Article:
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Have Infographics Passed Their Use By Date?

13 October 2011 BY

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I don’t know about you, but when I see a tweet highlighting that the link goes to an infographic I find myself less likely to click on the link.

12 months ago that was a different story, anything with the word ‘infographic’ in had sexy connotations of it being a data-filled masterpiece, heck I think I once tweeted an infographic about how tea is grown – and I’ve been an exclusive coffee drinker for as long as I can remember!

Due to the overuse and low-quality production of infographics, the success of infographics is starting to get undermined. They’re also one of the most blatant forms of link bait kicking around, which I believe gives it a counter-productive effect on attracting links and shares, as it’s too obvious that the sole purpose of the infographic is to get links and shares. Although, maybe that’s just because i’m ‘in the know’.

I wasn’t sure if it was just me or not who felt like this, so I asked on Twitter what people thought about the effectiveness of infographics.

So what do the trends say?

We all remember Digg in 2010 – you could visit the site at any time of the day and the home page would be at least half full of infographics. Fortunately, that’s no longer the case, yesterday the Digg home page featured just one infographic.
On the contrary, Google trends suggests that the popularity of infographics as a search term continues to grow and grow.

I also noticed that the Wikipedia page on infographics ranks high up in Google for the search term ‘infographic’, so I decided to look at the Wikipedia article traffic stats, which suggest that traffic has almost doubled over the past year to that page, although this is assuming that the rankings have remained consistent.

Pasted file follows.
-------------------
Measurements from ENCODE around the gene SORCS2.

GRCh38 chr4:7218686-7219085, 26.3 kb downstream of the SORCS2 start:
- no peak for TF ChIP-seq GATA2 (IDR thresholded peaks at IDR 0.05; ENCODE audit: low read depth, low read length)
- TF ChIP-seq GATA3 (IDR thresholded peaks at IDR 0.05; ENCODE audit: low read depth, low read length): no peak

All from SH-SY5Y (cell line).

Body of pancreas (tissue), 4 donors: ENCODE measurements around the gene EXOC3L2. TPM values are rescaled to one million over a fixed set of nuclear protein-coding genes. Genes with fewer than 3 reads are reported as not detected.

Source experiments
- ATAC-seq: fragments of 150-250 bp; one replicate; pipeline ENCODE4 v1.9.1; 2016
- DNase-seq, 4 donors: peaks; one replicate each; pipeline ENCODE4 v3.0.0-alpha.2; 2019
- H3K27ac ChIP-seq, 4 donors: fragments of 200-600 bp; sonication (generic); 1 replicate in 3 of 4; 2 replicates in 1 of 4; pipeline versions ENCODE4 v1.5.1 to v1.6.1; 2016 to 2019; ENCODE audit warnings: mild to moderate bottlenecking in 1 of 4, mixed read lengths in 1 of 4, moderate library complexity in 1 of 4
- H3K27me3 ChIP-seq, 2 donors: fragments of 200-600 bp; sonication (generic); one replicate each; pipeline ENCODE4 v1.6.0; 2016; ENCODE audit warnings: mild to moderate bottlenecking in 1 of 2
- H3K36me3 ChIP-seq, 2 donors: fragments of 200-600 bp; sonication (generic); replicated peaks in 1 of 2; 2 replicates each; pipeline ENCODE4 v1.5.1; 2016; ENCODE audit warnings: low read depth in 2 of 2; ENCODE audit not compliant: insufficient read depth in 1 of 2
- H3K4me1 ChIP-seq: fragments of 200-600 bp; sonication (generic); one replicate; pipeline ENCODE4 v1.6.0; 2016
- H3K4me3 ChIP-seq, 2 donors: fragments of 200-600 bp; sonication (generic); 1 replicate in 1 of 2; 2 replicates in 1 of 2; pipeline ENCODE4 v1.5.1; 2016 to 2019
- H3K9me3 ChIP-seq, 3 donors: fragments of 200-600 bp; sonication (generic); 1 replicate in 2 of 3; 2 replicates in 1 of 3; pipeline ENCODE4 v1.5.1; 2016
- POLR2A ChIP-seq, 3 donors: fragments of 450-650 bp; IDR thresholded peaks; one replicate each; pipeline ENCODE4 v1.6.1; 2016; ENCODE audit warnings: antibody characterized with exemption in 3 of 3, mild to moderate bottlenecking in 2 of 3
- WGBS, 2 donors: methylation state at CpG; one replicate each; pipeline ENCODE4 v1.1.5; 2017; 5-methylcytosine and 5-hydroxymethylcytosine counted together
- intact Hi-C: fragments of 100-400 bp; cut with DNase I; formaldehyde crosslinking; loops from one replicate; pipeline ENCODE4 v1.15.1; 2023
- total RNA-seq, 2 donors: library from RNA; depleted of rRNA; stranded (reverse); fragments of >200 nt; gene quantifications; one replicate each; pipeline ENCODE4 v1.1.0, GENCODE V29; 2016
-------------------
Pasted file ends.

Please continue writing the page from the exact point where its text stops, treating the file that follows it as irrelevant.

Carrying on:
What do you think? Do infographics still work or are they fizzling out? Vote in the poll here: http://twtpoll.com/vpjopo

AUTHORED BY:
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Marcus Taylor is the founder of Venture Harbour, a company that specialises in digital marketing for the music, film, and game industries.
  • http://www.basvandenbeld.com Bas van den Beld

    Hey Marcus, good post again.

    I think there are two ways of looking at this. One is the approach you take: that of the ‘receiver’ of tweets. You see a tweet coming by with the word ‘infographic’ and decide not to click. I can totally understand that. Just do a search on Twitter and see how many infographics are being posted at the moment. Plenty. And I myself don’t click on most of them.

    There however is also the other approach, namely that of the webmaster. As you may have noticed we also publish quite a few infographics here on State of Search. Not everybody likes that indeed. But to be really honest: the stats say something different. Infographics are still very much clicked on. And even better: they are shared over Social Media. People like to share them. Which, as you know, also has its benefits for the webmasters :).

    I would say like in many cases here it is all about the balance. Yes, you still can post infographics, and yes, they still work. But it has to be done with consideration: not too much, pick the right timing (Friday and Monday somehow seem to work best, must be the weekend feeling) and don’t just post any infographic.

  • http://www.seoptimise.com Marcus Taylor

    Thanks for the comment Bas :)

    I think you’re spot on – it’s a debate of quality, as good infographics will naturally rise to the top and work well, whereas crappy ones will sink to the bottom and just annoy people. However, as an overall trend I don’t think they work as well as they used to but enough to justify still using them, although that’s a very generalised statement and I think it depends massively on the niche.

    Interesting point about time of week, too.

  • http://collentine.com @collentine

    I believe they are still a good way of visualizing data. We just need to start filtering out the bad ones better. Vizualize community is a good one. Also started collecting and reflecting on social media infographics each day at http://infographics.collentine.com

  • Pingback: “Words divide, pictures unite”: 4 reasons why infographics aren’t dead | Kurtosys Blog

  • Pingback: The Anatomy of Creating a Great Infographic | Venture Harbour

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